And on the other side, I mean, again, I can't sugarcoat this. We definitely-- the president has been focused on it, and we, as an administration, who work for the president, need to work to bring these costs down. What we're doing at the Department of Labor is working on supply chain. We're working on trucking apprenticeships. We're working on other apprenticeships, on workforce development opportunities.
I was at Durham Community College with the vice president on Wednesday. We were at a workforce development program, where we sat down with apprentice, electricians, about creating pathways. Every single one of them said the reason why they wanted the apprenticeship in their union is because they wanted a better job, better paying wages. We need to continue to amplify that message, but also continue to do that work.
BRIAN SOZZI: Mr. Secretary, you've been a champion of labor for many, many years. You know, I'm sure you saw what Elon Musk put out there regarding a potential UAW vote over at Tesla. I mean, should Tesla be unionized here?
MARTY WALSH: I mean, if the workers in Tesla want to unionize, they should be. And I would hope that Elon Musk would respect their right. Again, the way. I feel when it comes to organizing, it's, everyone should have the right to organize. And it's their call. And if workers decide to organize, then they should be recognized as a union. If workers decide not to organize in a free and fair election, then they don't have to be unionized.
I think that that's certainly that-- that's been pretty much my position my whole life, coming out of the rank and file of being a labor person and a union member. But again, I've worked with both sides of the aisle. And as Labor Secretary, I work with both sides-- I shouldn't say both sides now. I work with workers all across America, whether they're covered by collective bargaining or not.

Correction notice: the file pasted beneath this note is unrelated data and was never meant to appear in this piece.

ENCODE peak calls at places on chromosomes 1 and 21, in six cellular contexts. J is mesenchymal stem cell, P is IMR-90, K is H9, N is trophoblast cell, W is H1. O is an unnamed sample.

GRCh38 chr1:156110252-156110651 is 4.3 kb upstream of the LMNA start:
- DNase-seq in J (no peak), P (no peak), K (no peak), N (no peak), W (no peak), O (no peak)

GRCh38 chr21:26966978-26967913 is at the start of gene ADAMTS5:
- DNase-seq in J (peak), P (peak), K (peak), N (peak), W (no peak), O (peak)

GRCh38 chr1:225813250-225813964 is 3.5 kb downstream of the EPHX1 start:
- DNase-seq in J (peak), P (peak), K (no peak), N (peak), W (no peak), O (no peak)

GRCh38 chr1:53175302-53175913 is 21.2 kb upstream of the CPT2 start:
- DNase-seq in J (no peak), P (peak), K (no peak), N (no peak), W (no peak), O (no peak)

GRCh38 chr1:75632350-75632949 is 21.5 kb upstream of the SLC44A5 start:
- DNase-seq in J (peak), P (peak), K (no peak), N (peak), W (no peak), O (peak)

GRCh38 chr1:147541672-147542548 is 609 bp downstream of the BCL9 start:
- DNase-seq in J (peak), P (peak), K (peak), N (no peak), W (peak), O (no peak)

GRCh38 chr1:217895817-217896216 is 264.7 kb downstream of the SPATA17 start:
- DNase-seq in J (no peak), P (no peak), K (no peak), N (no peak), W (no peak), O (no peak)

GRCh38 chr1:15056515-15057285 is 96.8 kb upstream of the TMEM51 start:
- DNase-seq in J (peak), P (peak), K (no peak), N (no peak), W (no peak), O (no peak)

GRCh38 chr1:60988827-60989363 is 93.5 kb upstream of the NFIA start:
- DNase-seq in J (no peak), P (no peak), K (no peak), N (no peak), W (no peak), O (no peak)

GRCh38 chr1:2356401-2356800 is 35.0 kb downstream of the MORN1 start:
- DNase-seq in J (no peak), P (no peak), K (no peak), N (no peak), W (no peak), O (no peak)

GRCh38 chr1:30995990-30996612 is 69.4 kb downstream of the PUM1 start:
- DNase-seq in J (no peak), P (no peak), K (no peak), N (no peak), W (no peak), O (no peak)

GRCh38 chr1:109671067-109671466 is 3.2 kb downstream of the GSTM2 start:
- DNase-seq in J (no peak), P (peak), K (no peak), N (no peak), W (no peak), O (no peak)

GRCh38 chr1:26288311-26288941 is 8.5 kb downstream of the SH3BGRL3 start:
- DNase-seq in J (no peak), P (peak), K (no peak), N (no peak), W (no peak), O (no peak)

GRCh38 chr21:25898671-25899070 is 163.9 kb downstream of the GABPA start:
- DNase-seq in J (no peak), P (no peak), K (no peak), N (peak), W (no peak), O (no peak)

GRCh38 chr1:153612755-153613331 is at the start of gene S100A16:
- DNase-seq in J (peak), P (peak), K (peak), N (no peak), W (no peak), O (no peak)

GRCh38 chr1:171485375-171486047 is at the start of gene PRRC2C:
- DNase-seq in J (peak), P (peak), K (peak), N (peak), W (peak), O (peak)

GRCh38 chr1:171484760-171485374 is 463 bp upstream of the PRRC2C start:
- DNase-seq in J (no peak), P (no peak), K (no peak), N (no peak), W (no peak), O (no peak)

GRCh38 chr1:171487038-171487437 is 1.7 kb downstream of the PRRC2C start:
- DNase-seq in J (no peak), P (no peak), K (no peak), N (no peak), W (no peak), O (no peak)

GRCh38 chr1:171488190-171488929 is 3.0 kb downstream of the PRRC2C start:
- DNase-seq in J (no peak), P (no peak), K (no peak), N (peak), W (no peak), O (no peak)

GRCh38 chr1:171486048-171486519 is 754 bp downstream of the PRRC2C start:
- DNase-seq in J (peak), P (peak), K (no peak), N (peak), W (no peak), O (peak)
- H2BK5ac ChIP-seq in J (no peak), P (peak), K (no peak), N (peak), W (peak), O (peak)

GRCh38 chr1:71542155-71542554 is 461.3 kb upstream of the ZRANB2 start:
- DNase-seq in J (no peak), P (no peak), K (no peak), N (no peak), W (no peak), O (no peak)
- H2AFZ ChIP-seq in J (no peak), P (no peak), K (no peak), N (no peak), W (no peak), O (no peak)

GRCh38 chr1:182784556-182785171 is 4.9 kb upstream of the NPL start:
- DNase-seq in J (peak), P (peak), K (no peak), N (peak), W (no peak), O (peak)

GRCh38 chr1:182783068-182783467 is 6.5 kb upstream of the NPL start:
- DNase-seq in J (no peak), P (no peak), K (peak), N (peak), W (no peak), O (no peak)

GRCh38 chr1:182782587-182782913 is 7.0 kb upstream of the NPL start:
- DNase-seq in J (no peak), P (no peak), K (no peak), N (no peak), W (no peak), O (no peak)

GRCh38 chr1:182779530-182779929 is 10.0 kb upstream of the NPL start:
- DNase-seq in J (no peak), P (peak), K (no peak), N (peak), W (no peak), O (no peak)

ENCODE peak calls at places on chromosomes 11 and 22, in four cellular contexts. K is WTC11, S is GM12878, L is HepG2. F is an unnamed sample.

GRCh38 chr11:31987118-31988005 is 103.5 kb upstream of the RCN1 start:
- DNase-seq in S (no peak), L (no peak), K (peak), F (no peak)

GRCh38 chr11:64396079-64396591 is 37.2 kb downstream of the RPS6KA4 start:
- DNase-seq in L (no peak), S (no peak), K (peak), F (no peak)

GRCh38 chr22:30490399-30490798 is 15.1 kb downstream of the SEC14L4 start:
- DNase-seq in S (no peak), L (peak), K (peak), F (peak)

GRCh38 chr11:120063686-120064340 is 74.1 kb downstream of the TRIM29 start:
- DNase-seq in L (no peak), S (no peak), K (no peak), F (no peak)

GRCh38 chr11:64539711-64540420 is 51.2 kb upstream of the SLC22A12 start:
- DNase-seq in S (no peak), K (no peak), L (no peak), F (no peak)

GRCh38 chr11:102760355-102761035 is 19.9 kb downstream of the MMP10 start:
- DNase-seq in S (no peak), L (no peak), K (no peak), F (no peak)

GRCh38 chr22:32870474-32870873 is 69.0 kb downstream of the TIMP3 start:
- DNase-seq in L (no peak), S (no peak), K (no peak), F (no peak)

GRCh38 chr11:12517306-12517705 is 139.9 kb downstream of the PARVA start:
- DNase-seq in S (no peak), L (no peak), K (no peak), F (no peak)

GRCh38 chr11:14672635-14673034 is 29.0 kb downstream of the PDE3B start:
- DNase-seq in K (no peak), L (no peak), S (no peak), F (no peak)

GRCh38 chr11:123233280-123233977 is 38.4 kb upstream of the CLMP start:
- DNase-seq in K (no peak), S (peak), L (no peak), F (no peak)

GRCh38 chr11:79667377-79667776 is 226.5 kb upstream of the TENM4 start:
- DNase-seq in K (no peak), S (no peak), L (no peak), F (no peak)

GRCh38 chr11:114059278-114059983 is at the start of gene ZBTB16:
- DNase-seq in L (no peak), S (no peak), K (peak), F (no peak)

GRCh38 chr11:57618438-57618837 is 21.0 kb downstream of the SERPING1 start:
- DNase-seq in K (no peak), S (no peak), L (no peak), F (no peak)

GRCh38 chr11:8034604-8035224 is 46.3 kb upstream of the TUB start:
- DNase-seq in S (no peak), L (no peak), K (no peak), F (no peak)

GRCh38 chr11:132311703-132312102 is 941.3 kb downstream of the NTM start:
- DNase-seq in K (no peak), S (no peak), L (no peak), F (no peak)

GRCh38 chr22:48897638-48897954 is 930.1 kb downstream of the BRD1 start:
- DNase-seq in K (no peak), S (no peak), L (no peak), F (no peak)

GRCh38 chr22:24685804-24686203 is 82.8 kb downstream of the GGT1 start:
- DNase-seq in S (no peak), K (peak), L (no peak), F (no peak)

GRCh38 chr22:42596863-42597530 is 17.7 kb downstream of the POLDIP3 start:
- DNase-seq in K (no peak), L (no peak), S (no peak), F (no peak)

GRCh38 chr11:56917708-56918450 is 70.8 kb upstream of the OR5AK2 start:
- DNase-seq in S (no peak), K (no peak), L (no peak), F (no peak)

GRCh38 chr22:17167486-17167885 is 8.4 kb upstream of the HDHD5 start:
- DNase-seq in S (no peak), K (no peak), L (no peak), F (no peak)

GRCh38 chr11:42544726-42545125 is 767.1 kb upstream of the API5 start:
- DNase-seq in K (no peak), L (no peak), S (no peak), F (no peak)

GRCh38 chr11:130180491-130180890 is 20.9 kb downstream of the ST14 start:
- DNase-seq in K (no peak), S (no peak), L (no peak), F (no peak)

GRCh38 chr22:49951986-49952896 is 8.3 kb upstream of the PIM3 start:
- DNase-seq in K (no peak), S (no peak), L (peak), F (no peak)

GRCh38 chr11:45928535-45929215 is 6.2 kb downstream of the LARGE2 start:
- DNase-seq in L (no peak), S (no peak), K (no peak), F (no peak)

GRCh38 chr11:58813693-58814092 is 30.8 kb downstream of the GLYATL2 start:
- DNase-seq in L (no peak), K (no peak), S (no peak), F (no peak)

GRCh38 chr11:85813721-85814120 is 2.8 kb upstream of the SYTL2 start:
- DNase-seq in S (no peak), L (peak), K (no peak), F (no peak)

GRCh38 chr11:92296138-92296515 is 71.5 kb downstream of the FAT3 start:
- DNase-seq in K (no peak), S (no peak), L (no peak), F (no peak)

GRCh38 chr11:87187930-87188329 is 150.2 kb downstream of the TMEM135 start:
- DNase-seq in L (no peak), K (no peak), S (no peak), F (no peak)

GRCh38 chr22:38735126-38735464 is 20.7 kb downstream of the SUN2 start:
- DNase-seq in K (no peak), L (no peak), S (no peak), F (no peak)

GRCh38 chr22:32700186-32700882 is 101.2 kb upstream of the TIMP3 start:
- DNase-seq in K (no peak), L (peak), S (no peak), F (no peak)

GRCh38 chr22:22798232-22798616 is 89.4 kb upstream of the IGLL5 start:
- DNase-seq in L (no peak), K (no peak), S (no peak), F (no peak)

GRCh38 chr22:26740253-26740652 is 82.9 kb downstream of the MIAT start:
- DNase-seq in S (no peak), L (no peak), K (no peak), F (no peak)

JULIE HYMAN: And just to follow up on this, Secretary Walsh, as we have been watching this sort of Tesla versus the White House, I mean, Elon Musk has been tweeting, as he does. That seems to be the preferred mode of communication. But I am curious if you guys have talked to him directly about this, about the unionization effort, and just more broadly, about the hiring that Tesla has been doing and the expansion of its factories?
MARTY WALSH: I have not personally had a conversation with Elon or the company. But I can't speak to the fact if anyone at the White House has spoken, the president or anyone in the administration, has spoken to him. I don't know the answer to that question.
BRIAN SOZZI: Mr. Secretary--
MARTY WALSH: Let me put it this way. I would absolutely love to-- I would love to have a conversation with Mr. Musk and talk about anything that he'd like to talk about. Certainly, a big company in the United States of America. Very innovative company in the United States of America. And I'm willing to have conversations with anyone.
BRIAN SOZZI: That's great to hear. I know Elon's a big fan of Yahoo Finance so I'm sure he's tuning in here. Mr. Secretary, you've offered your services to the MLB, which is just locked in this nasty lockout. Is there likely that we're just not going to have a baseball season this year?
MARTY WALSH: No, I don't know. I just-- what I want to do is encourage both sides to get back to the table. You can't get an agreement if you're not talking. And I think it's important for the fans of the United States and all across the world that watch baseball. I just encourage both sides to get back to the table and talk. And I offered services informally, formally, whatever they want, but I do think that there's an agreement to be made there. They just need to sit down and continue dialogue.
JULIE HYMAN: And Secretary, I know that you've offered your services. Have you heard from them? Have you actually been talking to them about maybe being some kind of go-between there in the negotiations?
MARTY WALSH: As I said earlier, I've talked to both sides at one point in this, but there's been pretty-- I think pretty frequent negotiations up until this week. At least, that's what I've been reading in the newspaper. They've been meeting the players, and the owners have been meeting. And again, I know that last week, there seems to have a bit of a breakdown. But again, you can't get to an agreement if you're not having a conversation. So I just encourage both sides to get back to the table.
BRIAN SOZZI: So true. All right, we'll leave it there. Always appreciate you giving us some time on jobs day. US Labor Secretary Marty Walsh, have a great weekend. We'll talk to you soon.